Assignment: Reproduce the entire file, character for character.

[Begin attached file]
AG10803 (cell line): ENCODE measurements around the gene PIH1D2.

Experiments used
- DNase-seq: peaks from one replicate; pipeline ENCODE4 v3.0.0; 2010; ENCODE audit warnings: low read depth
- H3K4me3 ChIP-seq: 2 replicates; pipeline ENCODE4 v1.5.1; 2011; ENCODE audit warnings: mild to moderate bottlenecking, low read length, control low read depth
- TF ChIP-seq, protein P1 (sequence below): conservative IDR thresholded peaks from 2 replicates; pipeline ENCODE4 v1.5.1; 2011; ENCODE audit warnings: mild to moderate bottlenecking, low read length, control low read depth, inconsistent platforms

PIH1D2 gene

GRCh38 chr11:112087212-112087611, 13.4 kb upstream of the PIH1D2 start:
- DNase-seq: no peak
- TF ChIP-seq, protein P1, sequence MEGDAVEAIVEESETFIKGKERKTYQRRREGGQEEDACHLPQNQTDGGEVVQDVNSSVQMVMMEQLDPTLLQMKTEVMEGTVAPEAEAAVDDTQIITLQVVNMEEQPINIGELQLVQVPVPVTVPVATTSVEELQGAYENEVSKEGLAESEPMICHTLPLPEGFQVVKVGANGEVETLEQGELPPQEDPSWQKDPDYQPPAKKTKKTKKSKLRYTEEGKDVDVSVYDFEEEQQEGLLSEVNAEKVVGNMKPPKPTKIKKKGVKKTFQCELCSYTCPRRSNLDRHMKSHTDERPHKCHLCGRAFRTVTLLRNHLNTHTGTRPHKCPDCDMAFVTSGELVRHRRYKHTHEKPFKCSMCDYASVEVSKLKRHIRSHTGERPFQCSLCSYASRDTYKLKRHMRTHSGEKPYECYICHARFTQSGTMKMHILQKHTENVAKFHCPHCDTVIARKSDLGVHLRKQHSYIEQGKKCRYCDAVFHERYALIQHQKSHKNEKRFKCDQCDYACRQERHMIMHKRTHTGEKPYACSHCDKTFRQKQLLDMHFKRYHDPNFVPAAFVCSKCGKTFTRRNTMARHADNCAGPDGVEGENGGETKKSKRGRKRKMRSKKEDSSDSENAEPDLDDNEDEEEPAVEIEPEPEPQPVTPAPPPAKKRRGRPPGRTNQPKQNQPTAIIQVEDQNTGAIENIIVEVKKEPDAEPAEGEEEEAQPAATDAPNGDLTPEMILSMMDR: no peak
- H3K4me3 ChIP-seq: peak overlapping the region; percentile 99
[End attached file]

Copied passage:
AG10803 (cell line): ENCODE measurements around the gene PIH1D2.

Experiments used
- DNase-seq: peaks from one replicate; pipeline ENCODE4 v3.0.0; 2010; ENCODE audit warnings: low read depth
- H3K4me3 ChIP-seq: 2 replicates; pipeline ENCODE4 v1.5.1; 2011; ENCODE audit warnings: mild to moderate bottlenecking, low read length, control low read depth
- TF ChIP-seq, protein P1 (sequence below): conservative IDR thresholded peaks from 2 replicates; pipeline ENCODE4 v1.5.1; 2011; ENCODE audit warnings: mild to moderate bottlenecking, low read length, control low read depth, inconsistent platforms

PIH1D2 gene

GRCh38 chr11:112087212-112087611, 13.4 kb upstream of the PIH1D2 start:
- DNase-seq: no peak
- TF ChIP-seq, protein P1, sequence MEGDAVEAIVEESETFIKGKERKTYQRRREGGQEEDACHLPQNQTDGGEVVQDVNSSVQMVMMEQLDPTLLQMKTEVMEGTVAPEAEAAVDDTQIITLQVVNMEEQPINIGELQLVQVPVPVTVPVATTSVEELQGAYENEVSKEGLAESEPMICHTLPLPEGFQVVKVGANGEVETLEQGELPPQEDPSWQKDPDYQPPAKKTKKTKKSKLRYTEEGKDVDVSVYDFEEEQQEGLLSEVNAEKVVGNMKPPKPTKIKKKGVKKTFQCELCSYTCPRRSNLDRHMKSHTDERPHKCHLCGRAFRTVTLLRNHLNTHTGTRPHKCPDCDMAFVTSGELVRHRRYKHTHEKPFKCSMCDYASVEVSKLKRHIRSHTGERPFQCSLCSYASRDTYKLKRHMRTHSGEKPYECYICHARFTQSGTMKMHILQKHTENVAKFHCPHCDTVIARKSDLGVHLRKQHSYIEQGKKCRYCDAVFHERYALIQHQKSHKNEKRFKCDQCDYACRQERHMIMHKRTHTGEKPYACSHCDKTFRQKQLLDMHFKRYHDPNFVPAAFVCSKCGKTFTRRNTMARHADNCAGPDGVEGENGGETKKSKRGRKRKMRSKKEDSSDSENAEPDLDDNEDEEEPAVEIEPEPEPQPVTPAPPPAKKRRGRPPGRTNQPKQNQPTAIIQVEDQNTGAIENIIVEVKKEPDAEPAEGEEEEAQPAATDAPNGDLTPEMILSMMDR: no peak
- H3K4me3 ChIP-seq: peak overlapping the region; percentile 99